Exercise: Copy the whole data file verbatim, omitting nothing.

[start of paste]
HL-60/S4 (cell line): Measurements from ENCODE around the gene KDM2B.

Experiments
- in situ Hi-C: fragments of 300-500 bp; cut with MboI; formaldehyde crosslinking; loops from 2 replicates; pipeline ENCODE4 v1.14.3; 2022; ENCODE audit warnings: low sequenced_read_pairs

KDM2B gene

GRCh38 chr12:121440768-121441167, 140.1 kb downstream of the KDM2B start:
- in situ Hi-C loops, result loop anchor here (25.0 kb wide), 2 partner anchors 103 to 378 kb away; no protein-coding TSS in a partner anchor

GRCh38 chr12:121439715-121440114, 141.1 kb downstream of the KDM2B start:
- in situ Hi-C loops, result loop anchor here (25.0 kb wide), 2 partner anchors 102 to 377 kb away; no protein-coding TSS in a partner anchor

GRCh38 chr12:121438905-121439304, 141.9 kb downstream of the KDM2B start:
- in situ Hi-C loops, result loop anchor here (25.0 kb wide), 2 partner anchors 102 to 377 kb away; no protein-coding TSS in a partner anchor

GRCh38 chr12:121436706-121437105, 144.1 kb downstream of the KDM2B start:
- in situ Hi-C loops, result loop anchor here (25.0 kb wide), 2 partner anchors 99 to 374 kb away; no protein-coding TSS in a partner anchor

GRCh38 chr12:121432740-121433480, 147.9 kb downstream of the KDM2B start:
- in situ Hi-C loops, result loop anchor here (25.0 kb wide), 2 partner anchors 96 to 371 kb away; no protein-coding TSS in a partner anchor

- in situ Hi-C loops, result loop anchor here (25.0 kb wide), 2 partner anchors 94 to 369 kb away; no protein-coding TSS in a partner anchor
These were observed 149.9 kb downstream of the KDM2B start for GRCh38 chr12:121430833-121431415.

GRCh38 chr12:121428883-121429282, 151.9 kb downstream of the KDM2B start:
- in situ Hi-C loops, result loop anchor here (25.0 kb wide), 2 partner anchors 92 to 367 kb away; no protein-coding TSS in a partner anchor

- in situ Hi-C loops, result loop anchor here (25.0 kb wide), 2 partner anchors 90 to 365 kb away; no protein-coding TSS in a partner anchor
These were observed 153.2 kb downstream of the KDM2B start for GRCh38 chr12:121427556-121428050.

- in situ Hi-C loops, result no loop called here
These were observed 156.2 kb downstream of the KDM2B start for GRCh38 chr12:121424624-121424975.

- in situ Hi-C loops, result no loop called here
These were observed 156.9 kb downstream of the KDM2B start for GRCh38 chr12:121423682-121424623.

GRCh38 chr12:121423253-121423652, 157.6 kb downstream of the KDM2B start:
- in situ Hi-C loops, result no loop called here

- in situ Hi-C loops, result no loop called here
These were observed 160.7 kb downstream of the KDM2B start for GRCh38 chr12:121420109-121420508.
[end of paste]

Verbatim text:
HL-60/S4 (cell line): Measurements from ENCODE around the gene KDM2B.

Experiments
- in situ Hi-C: fragments of 300-500 bp; cut with MboI; formaldehyde crosslinking; loops from 2 replicates; pipeline ENCODE4 v1.14.3; 2022; ENCODE audit warnings: low sequenced_read_pairs

KDM2B gene

GRCh38 chr12:121440768-121441167, 140.1 kb downstream of the KDM2B start:
- in situ Hi-C loops, result loop anchor here (25.0 kb wide), 2 partner anchors 103 to 378 kb away; no protein-coding TSS in a partner anchor

GRCh38 chr12:121439715-121440114, 141.1 kb downstream of the KDM2B start:
- in situ Hi-C loops, result loop anchor here (25.0 kb wide), 2 partner anchors 102 to 377 kb away; no protein-coding TSS in a partner anchor

GRCh38 chr12:121438905-121439304, 141.9 kb downstream of the KDM2B start:
- in situ Hi-C loops, result loop anchor here (25.0 kb wide), 2 partner anchors 102 to 377 kb away; no protein-coding TSS in a partner anchor

GRCh38 chr12:121436706-121437105, 144.1 kb downstream of the KDM2B start:
- in situ Hi-C loops, result loop anchor here (25.0 kb wide), 2 partner anchors 99 to 374 kb away; no protein-coding TSS in a partner anchor

GRCh38 chr12:121432740-121433480, 147.9 kb downstream of the KDM2B start:
- in situ Hi-C loops, result loop anchor here (25.0 kb wide), 2 partner anchors 96 to 371 kb away; no protein-coding TSS in a partner anchor

- in situ Hi-C loops, result loop anchor here (25.0 kb wide), 2 partner anchors 94 to 369 kb away; no protein-coding TSS in a partner anchor
These were observed 149.9 kb downstream of the KDM2B start for GRCh38 chr12:121430833-121431415.

GRCh38 chr12:121428883-121429282, 151.9 kb downstream of the KDM2B start:
- in situ Hi-C loops, result loop anchor here (25.0 kb wide), 2 partner anchors 92 to 367 kb away; no protein-coding TSS in a partner anchor

- in situ Hi-C loops, result loop anchor here (25.0 kb wide), 2 partner anchors 90 to 365 kb away; no protein-coding TSS in a partner anchor
These were observed 153.2 kb downstream of the KDM2B start for GRCh38 chr12:121427556-121428050.

- in situ Hi-C loops, result no loop called here
These were observed 156.2 kb downstream of the KDM2B start for GRCh38 chr12:121424624-121424975.

- in situ Hi-C loops, result no loop called here
These were observed 156.9 kb downstream of the KDM2B start for GRCh38 chr12:121423682-121424623.

GRCh38 chr12:121423253-121423652, 157.6 kb downstream of the KDM2B start:
- in situ Hi-C loops, result no loop called here

- in situ Hi-C loops, result no loop called here
These were observed 160.7 kb downstream of the KDM2B start for GRCh38 chr12:121420109-121420508.